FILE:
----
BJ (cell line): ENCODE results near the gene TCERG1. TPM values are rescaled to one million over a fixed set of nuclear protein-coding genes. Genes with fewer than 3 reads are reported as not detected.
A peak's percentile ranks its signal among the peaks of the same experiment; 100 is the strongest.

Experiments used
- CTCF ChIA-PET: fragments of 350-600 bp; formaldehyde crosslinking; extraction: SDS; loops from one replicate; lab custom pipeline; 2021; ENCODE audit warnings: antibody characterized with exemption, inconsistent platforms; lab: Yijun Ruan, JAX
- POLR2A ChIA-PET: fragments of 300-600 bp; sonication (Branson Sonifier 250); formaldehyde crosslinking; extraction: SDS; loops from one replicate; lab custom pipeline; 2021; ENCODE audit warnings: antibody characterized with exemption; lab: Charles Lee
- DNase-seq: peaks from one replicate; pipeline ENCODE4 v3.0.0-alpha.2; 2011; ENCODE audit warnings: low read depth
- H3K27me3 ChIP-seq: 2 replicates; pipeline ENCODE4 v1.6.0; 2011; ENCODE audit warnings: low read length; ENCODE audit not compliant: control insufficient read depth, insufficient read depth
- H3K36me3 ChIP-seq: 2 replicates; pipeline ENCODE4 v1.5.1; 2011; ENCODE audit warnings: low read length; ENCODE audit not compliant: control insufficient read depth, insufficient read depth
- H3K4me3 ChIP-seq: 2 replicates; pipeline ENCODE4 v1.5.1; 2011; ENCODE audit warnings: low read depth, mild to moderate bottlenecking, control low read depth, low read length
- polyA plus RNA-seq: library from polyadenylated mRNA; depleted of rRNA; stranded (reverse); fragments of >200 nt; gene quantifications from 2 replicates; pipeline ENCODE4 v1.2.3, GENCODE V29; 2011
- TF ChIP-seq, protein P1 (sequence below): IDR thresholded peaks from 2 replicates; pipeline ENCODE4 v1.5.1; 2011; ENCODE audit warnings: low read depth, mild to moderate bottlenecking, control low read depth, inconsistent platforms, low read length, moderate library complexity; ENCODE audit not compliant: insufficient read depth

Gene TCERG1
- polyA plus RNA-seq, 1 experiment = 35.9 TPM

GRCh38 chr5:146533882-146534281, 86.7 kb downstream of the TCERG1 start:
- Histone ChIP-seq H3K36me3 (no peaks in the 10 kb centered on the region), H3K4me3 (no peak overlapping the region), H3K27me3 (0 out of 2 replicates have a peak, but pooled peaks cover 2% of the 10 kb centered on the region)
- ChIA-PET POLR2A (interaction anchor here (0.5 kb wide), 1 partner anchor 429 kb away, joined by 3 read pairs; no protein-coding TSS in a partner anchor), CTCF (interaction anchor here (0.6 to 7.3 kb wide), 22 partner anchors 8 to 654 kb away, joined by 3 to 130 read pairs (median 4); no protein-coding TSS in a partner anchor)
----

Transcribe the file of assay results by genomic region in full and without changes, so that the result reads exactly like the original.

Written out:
BJ (cell line): ENCODE results near the gene TCERG1. TPM values are rescaled to one million over a fixed set of nuclear protein-coding genes. Genes with fewer than 3 reads are reported as not detected.
A peak's percentile ranks its signal among the peaks of the same experiment; 100 is the strongest.

Experiments used
- CTCF ChIA-PET: fragments of 350-600 bp; formaldehyde crosslinking; extraction: SDS; loops from one replicate; lab custom pipeline; 2021; ENCODE audit warnings: antibody characterized with exemption, inconsistent platforms; lab: Yijun Ruan, JAX
- POLR2A ChIA-PET: fragments of 300-600 bp; sonication (Branson Sonifier 250); formaldehyde crosslinking; extraction: SDS; loops from one replicate; lab custom pipeline; 2021; ENCODE audit warnings: antibody characterized with exemption; lab: Charles Lee
- DNase-seq: peaks from one replicate; pipeline ENCODE4 v3.0.0-alpha.2; 2011; ENCODE audit warnings: low read depth
- H3K27me3 ChIP-seq: 2 replicates; pipeline ENCODE4 v1.6.0; 2011; ENCODE audit warnings: low read length; ENCODE audit not compliant: control insufficient read depth, insufficient read depth
- H3K36me3 ChIP-seq: 2 replicates; pipeline ENCODE4 v1.5.1; 2011; ENCODE audit warnings: low read length; ENCODE audit not compliant: control insufficient read depth, insufficient read depth
- H3K4me3 ChIP-seq: 2 replicates; pipeline ENCODE4 v1.5.1; 2011; ENCODE audit warnings: low read depth, mild to moderate bottlenecking, control low read depth, low read length
- polyA plus RNA-seq: library from polyadenylated mRNA; depleted of rRNA; stranded (reverse); fragments of >200 nt; gene quantifications from 2 replicates; pipeline ENCODE4 v1.2.3, GENCODE V29; 2011
- TF ChIP-seq, protein P1 (sequence below): IDR thresholded peaks from 2 replicates; pipeline ENCODE4 v1.5.1; 2011; ENCODE audit warnings: low read depth, mild to moderate bottlenecking, control low read depth, inconsistent platforms, low read length, moderate library complexity; ENCODE audit not compliant: insufficient read depth

Gene TCERG1
- polyA plus RNA-seq, 1 experiment = 35.9 TPM

GRCh38 chr5:146533882-146534281, 86.7 kb downstream of the TCERG1 start:
- Histone ChIP-seq H3K36me3 (no peaks in the 10 kb centered on the region), H3K4me3 (no peak overlapping the region), H3K27me3 (0 out of 2 replicates have a peak, but pooled peaks cover 2% of the 10 kb centered on the region)
- ChIA-PET POLR2A (interaction anchor here (0.5 kb wide), 1 partner anchor 429 kb away, joined by 3 read pairs; no protein-coding TSS in a partner anchor), CTCF (interaction anchor here (0.6 to 7.3 kb wide), 22 partner anchors 8 to 654 kb away, joined by 3 to 130 read pairs (median 4); no protein-coding TSS in a partner anchor)